Pelvic Floor Symptoms and Lifestyle Factors in Older Women
ABSTRACT To measure the prevalence of pelvic floor symptoms in noncare-seeking older women and the association between symptoms and lifestyle factors.
Women enrolled at one site of the Women's Health Initiative Hormone Therapy clinical trial completed a questionnaire, modified from the Pelvic Floor Distress Inventory, on bladder, bowel, and prolapse symptoms. Individual symptoms and symptom groups were examined in a cross-sectional analysis.
In the 297 women who participated, mean age was 68.2 years, mean body mass index (BMI) was 30.2 kg/m(2), and median vaginal parity was 3. The median number of symptoms endorsed was 3 (range 0-18). The most prevalent symptoms were stress urinary incontinence (51.2%), urge urinary incontinence (49.2%), urinary frequency (29.0%), straining for bowel movements (25.0%), a sense of incomplete bowel movements (34.8%), and involuntary loss of gas (33.0%). The symptom groups most frequently endorsed were stress urinary incontinence, overactive bladder, obstructive voiding, and obstructive colorectal groups (>/=1 symptom per group in 51.2%, 61.3%, 40.8%, and 48.3%, respectively). In analyses adjusted for age, BMI, caffeine ingesting, smoking, and exercise, older women more frequently reported incomplete bladder emptying (adjusted OR 3.4, 95% CI 1.3, 9.2), weak urinary stream (adjusted OR 6.4, 95% CI 2.0, 20.0), intermittent urinary stream (adjusted OR 4.0, 95% CI 1.6, 10.4), and a feeling of incomplete bowel movements (adjusted OR 2.7, 95% CI 1.2, 5.9). Women who exercised weekly had less fecal urgency (adjusted OR 0.3, 95% CI 0.2, 0.8). Coffee drinking was associated with difficulty emptying the bladder (adjusted OR 8.6, 95% CI 1.4, 55.0) and weak stream (adjusted OR 5.3, 95% CI 1.5, 19.0).
Pelvic floor symptoms, especially urinary incontinence and irritative and obstructive urinary and bowel symptoms, are common in older women. Some symptoms are associated with potentially modifiable lifestyle factors.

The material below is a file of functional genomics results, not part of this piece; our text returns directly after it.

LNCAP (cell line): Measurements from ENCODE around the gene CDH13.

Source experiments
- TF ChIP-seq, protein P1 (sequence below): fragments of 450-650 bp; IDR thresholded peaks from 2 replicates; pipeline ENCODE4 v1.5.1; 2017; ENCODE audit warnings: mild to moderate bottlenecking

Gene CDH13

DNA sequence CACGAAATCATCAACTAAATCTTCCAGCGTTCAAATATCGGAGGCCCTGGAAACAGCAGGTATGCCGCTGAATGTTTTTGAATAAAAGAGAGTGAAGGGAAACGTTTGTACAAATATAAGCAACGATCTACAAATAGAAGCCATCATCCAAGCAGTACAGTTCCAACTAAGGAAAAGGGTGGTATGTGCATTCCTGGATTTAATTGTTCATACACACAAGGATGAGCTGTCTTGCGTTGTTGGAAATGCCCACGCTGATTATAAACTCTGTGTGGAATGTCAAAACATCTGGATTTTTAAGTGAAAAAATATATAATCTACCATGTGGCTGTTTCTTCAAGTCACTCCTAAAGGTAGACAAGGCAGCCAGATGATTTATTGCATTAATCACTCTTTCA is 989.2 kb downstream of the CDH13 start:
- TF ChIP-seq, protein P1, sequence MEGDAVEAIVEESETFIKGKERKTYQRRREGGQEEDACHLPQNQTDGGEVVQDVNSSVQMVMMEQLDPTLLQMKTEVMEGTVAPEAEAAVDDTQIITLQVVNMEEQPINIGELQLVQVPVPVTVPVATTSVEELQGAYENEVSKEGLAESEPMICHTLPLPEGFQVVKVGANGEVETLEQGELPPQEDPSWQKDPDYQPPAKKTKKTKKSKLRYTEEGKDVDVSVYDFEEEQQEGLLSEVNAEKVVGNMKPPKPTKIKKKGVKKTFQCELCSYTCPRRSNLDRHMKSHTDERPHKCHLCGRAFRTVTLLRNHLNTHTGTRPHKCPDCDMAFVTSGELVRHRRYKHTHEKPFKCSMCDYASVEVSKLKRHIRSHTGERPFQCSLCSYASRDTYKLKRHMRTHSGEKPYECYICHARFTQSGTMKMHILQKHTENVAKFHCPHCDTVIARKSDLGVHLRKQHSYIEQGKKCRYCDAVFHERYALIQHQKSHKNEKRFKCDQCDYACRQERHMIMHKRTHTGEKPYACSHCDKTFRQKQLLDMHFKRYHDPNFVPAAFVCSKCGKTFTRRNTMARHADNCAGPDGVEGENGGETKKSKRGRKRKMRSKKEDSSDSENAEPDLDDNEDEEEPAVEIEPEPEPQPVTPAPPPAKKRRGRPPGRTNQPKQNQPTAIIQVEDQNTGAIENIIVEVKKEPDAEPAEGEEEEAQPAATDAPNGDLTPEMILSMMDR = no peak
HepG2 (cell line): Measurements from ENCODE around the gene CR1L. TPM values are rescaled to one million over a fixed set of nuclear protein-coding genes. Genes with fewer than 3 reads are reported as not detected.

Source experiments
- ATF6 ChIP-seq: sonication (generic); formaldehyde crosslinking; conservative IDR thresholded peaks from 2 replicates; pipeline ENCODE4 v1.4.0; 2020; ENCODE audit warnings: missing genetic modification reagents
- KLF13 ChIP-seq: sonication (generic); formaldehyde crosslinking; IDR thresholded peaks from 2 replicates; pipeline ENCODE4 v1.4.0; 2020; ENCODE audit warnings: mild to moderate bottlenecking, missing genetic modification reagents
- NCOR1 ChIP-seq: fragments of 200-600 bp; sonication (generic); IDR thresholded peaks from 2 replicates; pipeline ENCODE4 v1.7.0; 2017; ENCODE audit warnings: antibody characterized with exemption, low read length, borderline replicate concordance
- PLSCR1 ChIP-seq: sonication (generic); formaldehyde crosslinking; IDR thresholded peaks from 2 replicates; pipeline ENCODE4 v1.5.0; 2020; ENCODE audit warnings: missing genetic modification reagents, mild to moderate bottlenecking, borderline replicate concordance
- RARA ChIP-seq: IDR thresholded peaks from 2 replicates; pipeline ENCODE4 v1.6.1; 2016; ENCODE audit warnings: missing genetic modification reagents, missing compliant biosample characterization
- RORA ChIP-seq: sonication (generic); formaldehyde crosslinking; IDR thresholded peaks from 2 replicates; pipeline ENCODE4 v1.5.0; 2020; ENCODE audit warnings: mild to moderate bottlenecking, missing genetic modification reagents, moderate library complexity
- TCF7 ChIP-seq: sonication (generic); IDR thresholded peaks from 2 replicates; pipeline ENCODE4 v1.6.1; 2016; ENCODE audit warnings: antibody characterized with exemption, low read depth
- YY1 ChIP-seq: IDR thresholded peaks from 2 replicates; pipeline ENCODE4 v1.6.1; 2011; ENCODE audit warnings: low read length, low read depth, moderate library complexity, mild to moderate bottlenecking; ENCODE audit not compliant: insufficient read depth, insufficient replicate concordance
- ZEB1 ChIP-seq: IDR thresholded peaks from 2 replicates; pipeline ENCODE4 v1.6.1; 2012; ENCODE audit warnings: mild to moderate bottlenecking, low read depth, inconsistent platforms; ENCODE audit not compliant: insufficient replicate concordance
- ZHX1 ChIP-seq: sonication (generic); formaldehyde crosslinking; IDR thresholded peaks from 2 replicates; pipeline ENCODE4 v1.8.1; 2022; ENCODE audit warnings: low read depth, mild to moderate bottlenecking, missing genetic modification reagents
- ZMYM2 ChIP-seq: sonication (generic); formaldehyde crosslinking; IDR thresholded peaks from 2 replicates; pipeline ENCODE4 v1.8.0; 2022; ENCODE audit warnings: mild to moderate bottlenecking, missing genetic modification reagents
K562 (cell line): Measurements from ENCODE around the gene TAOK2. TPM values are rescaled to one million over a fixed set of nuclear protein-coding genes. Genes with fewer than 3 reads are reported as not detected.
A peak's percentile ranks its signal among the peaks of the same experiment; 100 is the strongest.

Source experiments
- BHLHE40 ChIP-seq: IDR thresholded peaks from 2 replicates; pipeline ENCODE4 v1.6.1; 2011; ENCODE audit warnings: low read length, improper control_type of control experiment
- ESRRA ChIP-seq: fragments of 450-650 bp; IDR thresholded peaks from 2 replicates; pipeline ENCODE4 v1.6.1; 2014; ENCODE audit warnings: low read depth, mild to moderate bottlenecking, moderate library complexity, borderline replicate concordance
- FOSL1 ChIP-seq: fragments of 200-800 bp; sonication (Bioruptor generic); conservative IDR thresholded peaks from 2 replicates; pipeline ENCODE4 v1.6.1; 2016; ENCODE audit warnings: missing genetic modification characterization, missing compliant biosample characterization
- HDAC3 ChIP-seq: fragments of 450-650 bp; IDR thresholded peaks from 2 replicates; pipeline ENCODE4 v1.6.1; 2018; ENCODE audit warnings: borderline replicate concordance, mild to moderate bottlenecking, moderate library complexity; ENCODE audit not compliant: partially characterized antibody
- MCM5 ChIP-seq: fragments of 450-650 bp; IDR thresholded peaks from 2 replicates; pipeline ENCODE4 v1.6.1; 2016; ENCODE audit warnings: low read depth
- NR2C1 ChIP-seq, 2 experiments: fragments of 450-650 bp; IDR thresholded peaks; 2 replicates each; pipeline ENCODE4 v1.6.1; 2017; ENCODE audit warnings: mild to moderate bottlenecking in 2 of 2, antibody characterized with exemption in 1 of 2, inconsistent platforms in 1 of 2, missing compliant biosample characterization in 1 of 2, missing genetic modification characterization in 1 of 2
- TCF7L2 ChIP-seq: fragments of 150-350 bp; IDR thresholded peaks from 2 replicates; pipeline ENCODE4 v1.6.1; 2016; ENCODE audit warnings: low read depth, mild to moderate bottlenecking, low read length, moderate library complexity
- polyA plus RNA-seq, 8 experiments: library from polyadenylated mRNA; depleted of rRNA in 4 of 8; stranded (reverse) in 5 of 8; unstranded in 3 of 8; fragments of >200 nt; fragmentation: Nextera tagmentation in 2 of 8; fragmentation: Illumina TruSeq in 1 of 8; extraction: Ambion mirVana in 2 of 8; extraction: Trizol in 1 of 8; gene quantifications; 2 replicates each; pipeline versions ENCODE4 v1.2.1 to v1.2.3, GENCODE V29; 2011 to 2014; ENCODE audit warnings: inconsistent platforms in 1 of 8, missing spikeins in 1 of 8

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- "Other studies are not conclusive about the role of smoking in OAB [17, 20, 21]. The study of Bradley et al.  found no relation between current smoking and urinary symptoms, while a large cross-sectional study showed that current and former smoking was associated with urgency . One study found that current smokers were 1.44 time more likely to develop OAB, and the increased risk for former smokers was nearly significant . "
ABSTRACT: To study the prevalence and risk factors of overactive bladder (OAB) symptoms and its relationship with symptoms of pelvic organ prolapse (POP). This is a cross-sectional study including women aged between 45 and 85 years, registered in eight general practices. All women were asked to self complete the validated Dutch translated questionnaires. All symptoms were dichotomized as present or absent based on responses to each symptom and degree of bother. Forty-seven percent of the women filled out the questionnaire. Prevalence of urgency was 34% and the prevalence of any OAB symptoms 49%. Prevalence of OAB symptoms increased with advancing age. Symptoms of POP were an independent risk factor for symptomatic OAB. Other risk factors were continence and prolapse surgery in the past, age above 75, overweight, postmenopausal status and smoking. The prevalence of any OAB symptoms was 49%. POP symptoms were an independent risk factor for symptomatic OAB.International Urogynecology Journal 11/2010; 22(5):569-75. DOI:10.1007/s00192-010-1323-x · 1.96 Impact Factor